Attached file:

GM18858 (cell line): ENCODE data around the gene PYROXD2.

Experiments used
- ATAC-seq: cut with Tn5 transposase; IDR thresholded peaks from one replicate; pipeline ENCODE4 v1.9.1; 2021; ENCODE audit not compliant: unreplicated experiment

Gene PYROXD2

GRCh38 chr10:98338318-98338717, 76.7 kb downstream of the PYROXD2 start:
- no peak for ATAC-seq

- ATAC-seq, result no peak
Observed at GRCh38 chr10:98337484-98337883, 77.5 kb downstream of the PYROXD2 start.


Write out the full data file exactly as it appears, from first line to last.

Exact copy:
GM18858 (cell line): ENCODE data around the gene PYROXD2.

Experiments used
- ATAC-seq: cut with Tn5 transposase; IDR thresholded peaks from one replicate; pipeline ENCODE4 v1.9.1; 2021; ENCODE audit not compliant: unreplicated experiment

Gene PYROXD2

GRCh38 chr10:98338318-98338717, 76.7 kb downstream of the PYROXD2 start:
- no peak for ATAC-seq

- ATAC-seq, result no peak
Observed at GRCh38 chr10:98337484-98337883, 77.5 kb downstream of the PYROXD2 start.